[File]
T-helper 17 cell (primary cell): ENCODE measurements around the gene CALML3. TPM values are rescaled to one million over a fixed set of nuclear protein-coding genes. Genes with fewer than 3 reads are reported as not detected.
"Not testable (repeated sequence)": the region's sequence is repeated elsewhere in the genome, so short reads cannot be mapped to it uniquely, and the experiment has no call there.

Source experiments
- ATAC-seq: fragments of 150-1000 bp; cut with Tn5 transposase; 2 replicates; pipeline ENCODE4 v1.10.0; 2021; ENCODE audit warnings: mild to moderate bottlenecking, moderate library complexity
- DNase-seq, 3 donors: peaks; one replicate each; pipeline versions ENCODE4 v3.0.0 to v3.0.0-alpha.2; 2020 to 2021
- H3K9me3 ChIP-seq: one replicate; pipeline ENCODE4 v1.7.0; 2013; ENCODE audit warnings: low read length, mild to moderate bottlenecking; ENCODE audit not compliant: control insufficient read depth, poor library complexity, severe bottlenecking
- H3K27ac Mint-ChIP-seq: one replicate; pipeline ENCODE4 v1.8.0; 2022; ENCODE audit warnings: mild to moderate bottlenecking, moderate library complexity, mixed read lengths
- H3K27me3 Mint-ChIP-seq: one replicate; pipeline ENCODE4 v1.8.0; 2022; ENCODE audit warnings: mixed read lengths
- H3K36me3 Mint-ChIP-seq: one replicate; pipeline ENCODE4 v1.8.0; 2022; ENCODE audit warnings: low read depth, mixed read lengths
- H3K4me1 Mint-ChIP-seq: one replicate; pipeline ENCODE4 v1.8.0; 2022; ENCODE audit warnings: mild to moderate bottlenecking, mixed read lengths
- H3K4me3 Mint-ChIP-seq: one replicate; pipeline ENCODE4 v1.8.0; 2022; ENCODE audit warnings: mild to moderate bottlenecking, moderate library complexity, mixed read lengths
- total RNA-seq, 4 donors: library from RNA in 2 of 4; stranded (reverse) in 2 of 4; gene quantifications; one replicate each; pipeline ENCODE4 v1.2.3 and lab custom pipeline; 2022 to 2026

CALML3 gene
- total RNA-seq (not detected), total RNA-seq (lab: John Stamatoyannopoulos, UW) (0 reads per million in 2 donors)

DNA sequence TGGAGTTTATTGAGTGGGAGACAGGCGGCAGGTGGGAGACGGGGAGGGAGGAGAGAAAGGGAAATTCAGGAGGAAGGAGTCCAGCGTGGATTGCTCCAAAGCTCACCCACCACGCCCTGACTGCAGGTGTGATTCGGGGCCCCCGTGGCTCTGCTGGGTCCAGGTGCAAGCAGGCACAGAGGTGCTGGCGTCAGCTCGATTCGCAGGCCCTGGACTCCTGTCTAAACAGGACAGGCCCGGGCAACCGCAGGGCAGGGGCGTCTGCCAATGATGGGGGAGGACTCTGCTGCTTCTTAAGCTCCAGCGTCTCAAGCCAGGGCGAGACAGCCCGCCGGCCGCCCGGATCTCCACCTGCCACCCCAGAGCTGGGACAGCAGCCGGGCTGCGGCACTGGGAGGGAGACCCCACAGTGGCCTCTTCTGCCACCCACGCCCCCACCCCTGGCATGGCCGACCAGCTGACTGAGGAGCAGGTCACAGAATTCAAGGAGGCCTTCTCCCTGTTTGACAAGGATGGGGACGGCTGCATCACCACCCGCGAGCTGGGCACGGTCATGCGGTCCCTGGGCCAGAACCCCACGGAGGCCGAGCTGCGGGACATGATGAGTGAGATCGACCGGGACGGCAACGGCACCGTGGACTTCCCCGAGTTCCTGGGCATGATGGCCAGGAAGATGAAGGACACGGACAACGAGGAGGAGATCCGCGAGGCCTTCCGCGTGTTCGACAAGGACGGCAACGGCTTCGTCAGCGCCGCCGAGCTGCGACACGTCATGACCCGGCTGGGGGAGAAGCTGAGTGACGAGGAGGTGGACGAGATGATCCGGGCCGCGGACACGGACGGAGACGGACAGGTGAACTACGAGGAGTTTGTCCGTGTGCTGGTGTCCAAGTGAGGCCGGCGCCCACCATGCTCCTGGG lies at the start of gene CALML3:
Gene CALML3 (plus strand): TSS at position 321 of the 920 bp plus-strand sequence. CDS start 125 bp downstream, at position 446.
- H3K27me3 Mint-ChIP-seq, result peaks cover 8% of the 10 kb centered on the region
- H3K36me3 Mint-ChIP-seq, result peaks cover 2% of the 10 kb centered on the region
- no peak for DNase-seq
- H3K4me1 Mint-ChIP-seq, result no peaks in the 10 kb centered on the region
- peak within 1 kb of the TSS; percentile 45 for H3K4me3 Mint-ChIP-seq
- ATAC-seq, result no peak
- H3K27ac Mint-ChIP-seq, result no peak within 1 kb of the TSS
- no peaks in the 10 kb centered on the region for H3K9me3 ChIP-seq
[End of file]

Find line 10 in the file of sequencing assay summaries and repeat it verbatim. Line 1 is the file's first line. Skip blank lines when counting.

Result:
- H3K4me1 Mint-ChIP-seq: one replicate; pipeline ENCODE4 v1.8.0; 2022; ENCODE audit warnings: mild to moderate bottlenecking, mixed read lengths